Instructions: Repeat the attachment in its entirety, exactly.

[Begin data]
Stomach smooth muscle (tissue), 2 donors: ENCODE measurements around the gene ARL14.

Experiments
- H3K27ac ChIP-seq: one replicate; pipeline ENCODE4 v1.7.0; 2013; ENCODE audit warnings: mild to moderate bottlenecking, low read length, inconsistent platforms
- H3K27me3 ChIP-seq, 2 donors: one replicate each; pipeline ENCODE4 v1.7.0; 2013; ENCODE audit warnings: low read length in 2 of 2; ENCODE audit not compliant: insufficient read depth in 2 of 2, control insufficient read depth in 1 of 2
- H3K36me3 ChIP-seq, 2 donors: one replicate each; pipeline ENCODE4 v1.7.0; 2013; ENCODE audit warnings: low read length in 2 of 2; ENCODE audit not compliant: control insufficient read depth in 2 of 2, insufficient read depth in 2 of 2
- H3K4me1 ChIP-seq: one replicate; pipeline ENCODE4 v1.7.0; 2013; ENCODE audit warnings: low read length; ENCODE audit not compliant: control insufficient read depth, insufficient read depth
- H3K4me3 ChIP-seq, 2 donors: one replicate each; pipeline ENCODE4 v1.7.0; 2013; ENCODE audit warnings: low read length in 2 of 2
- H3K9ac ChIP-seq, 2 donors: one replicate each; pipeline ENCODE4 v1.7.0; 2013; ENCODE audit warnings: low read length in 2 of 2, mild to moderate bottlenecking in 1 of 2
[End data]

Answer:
Stomach smooth muscle (tissue), 2 donors: ENCODE measurements around the gene ARL14.

Experiments
- H3K27ac ChIP-seq: one replicate; pipeline ENCODE4 v1.7.0; 2013; ENCODE audit warnings: mild to moderate bottlenecking, low read length, inconsistent platforms
- H3K27me3 ChIP-seq, 2 donors: one replicate each; pipeline ENCODE4 v1.7.0; 2013; ENCODE audit warnings: low read length in 2 of 2; ENCODE audit not compliant: insufficient read depth in 2 of 2, control insufficient read depth in 1 of 2
- H3K36me3 ChIP-seq, 2 donors: one replicate each; pipeline ENCODE4 v1.7.0; 2013; ENCODE audit warnings: low read length in 2 of 2; ENCODE audit not compliant: control insufficient read depth in 2 of 2, insufficient read depth in 2 of 2
- H3K4me1 ChIP-seq: one replicate; pipeline ENCODE4 v1.7.0; 2013; ENCODE audit warnings: low read length; ENCODE audit not compliant: control insufficient read depth, insufficient read depth
- H3K4me3 ChIP-seq, 2 donors: one replicate each; pipeline ENCODE4 v1.7.0; 2013; ENCODE audit warnings: low read length in 2 of 2
- H3K9ac ChIP-seq, 2 donors: one replicate each; pipeline ENCODE4 v1.7.0; 2013; ENCODE audit warnings: low read length in 2 of 2, mild to moderate bottlenecking in 1 of 2